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May 07, 2011, 11:26:23 AM

You can argue that if they want you they have you all day long, and feel free to take shitty security measures and get yourself busted. For those of you who are interested in the cutting edge of anonymous financial transfer, here is some information on Bitcoin. It is a complex system and difficult to grasp at first, particularly if you do not have a background in technical things. Please understand that if it is used correctly, Bitcoin can provide mathematically proven security from a variety of financial attacks. The primary benefits for us, although not all the benefits of the protocol, include:

Assets being seized (If you use Bitcoin correctly, the government can not freeze your funds)

Untraceability (If you run Bitcoin on Tor, people can send you payment with out ever learning your IP address)

Unlinkability (If you use mixes or blind digital signatures with bitcoin, you can completely hide the fact that a bitcoin you have came from a certain other persons account, with a mathematically ensured minimum crowd size, which means you may have gotten your bitcoin from one of X people, where X can be a very large number).

*Bitcoin is a P2P system for financial transfer. It consists of multiple parts, a network and a client.

* The Bitcoin network is completely decentralized, similar to modern P2P file sharing programs. This is in contrast to centralized E-currency such as Pecunix and Liberty Reserve. Pecunix and Liberty Reserve are run by corporations, the infrastructure is provided by the corporation, the servers are located in a single country and owned by a single corporation and the technology is closed source. Bitcoin is a network consisting of everyone who runs a client, it has servers across the world and has CPU power currently rivaling some of the worlds most powerful super computers. There are a few open source clients, much in the same way as you can use the Torrent protocol with various clients.

* Unlike Liberty Reserve and Pecunix, bitcoins are not backed by gold or dollars or euros or anything. There is no corporation promising to exchange bitcoins for cash.

* Bitcoins have value for several reasons. The first reason they have value is because they are scarce, currently there are about ten million bitcoins in the economy and there will only ever be a total of 21 million. The second reason bitcoins have value is because they have various sought after characteristics, or are easy to use with other systems which can provide these characteristics. Some of these characteristics include untraceability, unlinkability, unseizeability, essentially impossible to shut down the network due to its massive and distributed nature, Bitcoins are also highly resistant to double spending which can be seen as a sort of counterfeiting. Bitcoins are immune to inflation and deflation prone and they can be sent through the internet with no intermediate company required to handle the transaction (peer to peer distribution). Bitcoins are also cryptographically secure against a variety of technical attacks.

* Bitcoins are mined, resulting in a fair initial distribution scheme. This can be seen as similar to mining for gold; a limited amount of the value exists in the world, and people can spend resources in an attempt to gather the value. With gold the value is a precious metal with some intrinsic value (jewellery, electronics, scarcity), with bitcoin the value is a more abstract item which also has intrinsic value (untraceability, unlinkability, unseizeability, etc).

Mining for Bitcoins is done by using CPU cycles to try and find partial hash collisions for a problem determined by the network + transaction history. The total processing power of all clients protects the entire network from double spends, and also gives the participating clients a chance of finding new Bitcoins for themselves. The probability a client has of finding new Bitcoins is directly related to how many CPU cycles they use protecting the network from double spends.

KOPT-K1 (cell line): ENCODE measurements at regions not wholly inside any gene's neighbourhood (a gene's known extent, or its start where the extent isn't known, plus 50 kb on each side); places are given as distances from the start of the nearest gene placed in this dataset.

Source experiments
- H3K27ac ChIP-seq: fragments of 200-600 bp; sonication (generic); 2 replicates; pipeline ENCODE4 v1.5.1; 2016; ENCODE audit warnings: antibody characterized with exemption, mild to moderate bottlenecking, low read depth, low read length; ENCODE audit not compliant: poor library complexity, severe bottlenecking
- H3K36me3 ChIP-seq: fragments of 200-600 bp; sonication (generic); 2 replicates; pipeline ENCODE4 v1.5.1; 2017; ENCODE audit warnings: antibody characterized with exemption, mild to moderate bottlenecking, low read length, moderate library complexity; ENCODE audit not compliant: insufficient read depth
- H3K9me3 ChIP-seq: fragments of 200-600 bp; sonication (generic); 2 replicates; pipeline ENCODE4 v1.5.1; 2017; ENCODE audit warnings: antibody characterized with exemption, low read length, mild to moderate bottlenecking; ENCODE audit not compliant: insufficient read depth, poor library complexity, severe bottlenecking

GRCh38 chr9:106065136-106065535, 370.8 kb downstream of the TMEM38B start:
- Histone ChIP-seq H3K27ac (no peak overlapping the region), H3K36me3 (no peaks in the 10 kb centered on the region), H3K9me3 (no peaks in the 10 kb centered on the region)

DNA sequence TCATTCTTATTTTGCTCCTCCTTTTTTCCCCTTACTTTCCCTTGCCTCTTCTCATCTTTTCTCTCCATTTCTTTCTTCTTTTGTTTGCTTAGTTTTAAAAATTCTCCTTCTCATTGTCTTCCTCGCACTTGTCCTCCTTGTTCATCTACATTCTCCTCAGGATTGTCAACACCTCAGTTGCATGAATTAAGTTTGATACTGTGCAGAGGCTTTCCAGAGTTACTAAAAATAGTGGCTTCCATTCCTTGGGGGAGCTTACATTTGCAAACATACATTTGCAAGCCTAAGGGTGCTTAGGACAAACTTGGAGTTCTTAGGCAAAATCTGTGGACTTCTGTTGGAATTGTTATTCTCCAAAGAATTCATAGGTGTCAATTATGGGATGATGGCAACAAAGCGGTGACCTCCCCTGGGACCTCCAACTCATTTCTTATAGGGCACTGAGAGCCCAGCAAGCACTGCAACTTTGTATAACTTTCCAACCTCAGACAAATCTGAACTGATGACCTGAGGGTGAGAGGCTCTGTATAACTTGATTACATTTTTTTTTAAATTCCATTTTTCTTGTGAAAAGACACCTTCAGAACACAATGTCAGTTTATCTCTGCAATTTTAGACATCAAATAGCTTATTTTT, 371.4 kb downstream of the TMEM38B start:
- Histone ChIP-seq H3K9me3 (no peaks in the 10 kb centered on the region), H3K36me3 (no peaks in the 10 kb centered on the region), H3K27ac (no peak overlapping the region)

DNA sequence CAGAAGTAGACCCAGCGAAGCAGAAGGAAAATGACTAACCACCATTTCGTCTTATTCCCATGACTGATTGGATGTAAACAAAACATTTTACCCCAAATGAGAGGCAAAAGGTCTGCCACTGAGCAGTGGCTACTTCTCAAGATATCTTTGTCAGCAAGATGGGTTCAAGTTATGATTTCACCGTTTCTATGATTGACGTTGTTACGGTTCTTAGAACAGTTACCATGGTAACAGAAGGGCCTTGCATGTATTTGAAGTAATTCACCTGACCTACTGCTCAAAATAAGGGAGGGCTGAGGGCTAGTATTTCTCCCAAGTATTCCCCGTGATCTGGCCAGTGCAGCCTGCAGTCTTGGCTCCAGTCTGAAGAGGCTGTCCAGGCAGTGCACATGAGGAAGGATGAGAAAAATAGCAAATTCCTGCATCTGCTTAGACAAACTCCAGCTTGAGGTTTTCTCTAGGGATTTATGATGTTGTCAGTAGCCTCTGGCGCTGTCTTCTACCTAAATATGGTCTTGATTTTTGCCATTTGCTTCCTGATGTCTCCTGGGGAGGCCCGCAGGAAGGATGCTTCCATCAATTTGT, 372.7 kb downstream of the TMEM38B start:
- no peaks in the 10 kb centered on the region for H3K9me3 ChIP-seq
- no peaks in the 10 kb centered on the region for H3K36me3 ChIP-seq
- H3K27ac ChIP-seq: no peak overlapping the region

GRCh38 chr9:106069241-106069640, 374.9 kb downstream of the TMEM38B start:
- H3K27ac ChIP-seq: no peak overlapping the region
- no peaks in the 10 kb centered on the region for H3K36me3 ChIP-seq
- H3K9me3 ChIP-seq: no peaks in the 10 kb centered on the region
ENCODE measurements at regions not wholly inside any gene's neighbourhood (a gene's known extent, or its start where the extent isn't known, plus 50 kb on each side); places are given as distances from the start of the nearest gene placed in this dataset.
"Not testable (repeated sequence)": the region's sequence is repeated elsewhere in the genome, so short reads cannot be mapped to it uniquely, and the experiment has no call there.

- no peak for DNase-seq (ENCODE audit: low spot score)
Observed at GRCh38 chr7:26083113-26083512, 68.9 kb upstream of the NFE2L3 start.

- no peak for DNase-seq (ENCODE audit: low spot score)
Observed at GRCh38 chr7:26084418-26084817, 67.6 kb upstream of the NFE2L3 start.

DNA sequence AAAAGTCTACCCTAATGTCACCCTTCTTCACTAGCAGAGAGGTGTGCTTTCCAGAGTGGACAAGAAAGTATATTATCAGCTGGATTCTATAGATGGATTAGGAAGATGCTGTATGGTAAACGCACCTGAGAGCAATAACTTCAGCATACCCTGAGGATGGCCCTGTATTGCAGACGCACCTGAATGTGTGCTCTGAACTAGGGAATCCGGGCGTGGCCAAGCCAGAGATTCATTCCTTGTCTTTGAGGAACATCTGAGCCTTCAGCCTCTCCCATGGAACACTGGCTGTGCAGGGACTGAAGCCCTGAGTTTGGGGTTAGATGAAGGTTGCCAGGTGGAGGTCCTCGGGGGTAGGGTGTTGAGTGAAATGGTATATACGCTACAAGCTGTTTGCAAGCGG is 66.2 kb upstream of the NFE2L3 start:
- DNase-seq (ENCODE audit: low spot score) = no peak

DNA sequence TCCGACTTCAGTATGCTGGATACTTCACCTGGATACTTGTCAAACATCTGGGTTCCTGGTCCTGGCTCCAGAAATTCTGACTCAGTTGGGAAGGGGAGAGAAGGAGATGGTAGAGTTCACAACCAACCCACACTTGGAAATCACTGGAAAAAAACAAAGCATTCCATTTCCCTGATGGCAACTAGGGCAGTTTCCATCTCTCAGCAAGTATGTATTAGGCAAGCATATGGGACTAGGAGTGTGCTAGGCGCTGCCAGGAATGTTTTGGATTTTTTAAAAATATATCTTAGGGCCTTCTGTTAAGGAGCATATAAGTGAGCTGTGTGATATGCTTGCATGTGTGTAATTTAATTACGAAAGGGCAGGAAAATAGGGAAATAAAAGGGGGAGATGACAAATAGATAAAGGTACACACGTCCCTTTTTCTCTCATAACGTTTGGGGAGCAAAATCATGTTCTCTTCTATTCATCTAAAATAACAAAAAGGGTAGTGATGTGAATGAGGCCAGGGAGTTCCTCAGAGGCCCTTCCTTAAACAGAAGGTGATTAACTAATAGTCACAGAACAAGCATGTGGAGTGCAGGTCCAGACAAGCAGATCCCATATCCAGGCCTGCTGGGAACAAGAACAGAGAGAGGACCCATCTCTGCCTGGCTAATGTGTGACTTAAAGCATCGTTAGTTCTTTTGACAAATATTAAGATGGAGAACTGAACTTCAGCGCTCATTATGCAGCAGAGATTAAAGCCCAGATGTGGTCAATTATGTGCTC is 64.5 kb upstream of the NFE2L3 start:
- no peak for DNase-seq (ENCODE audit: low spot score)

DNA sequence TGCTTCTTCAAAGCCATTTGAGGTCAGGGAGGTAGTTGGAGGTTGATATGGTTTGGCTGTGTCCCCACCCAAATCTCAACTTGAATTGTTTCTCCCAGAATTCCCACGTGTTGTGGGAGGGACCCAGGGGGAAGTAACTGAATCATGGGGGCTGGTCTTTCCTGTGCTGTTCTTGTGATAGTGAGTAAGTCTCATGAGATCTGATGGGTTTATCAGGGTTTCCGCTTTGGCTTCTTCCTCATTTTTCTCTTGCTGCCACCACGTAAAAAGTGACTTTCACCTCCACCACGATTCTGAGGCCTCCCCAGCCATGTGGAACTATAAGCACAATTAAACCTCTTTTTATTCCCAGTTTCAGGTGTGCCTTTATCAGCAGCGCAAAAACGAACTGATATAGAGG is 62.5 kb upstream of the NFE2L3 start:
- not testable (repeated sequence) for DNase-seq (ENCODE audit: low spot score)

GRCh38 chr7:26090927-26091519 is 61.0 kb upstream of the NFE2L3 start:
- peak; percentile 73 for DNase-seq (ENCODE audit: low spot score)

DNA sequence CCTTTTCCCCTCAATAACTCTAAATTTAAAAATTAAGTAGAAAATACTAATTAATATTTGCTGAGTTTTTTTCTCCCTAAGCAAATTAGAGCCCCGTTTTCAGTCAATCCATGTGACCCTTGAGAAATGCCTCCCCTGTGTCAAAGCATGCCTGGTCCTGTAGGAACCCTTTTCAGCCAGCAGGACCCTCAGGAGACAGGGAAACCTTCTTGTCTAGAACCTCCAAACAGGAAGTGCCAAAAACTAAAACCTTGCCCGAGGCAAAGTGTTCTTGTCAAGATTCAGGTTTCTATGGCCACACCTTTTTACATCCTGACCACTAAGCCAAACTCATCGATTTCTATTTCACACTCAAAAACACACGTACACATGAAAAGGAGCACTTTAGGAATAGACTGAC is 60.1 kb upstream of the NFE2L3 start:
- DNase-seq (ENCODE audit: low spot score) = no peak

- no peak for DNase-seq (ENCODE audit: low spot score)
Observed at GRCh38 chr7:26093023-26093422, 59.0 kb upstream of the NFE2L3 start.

Technical explanation, feel free to skip
Here is how a partial hash collision works:

A hash, as you probably know, looks something like this:


that is the md5 hash of the word string.

here is the md5 hash of the word string2:


notice the first characters do not match. According to one type of collision metric this would not be a partial collision. notice that the 9th character in both is an 8. According to some collision metrics this would count for 8 bits of collision (every character is one byte so 8 bits). Bitcoin uses the first metric for collisions, meaning that the characters must match in sequential order from the start for it to be a collision.

Bitcoin gets harder to mine over time. The number of sequential partial hash collisions required to get new Bitcoins goes up as more and more bitcoins are mined.

An attacker with more than 50% of the CPU power of the entire Bitcoin network is capable of doing an attack called double spend. This means that they can send the same coins to Alice as they do to Bob. This can be seen as counterfeiting. However, an attacker with greater than 50% of the CPU power is incapable of arbitrarily stealing  bitcoins from you. An attacker with a Quantum computer can steal bitcoins from anyone though. Attackers falling into the first category (50%+ CPU power) are rare, the Bitcoin network has more CPU power than most super computers and it is gaining more CPU power rapidly. I have heard from a good source that nobody in the world currently has a quantum computer, including the NSA, so this is more of a theoretical attack.

The initial distribution of bitcoins is good for two reasons. First it demonstrates that some random person did not invent a P2P currency and give himself a ton of it and say hey this has value! Someone made a P2P currency with intrinsic value in its very nature, mathematically demonstrated its scarcity and 'mining mechanism', and allowed anyone to attempt to mine it while simultaneously providing a service to the entire network by protecting from double spends. Bitcoins entire mining process is backed by math, and everyone has a fair chance at mining bitcoins. As with gold, it will get harder to find new Bitcoins as time progresses. There was an initial gold rush with Bitcoins and the first people to start mining did indeed get significantly large sums of money after the currency started to become more mainstream and the supply and demand changed (much higher demand for Bitcoins intrinsic properties coupled with the provably scarce supply of bitcoins resulted in the going price for a single bitcoin rising from a penny when the network started to nearly $2 each today).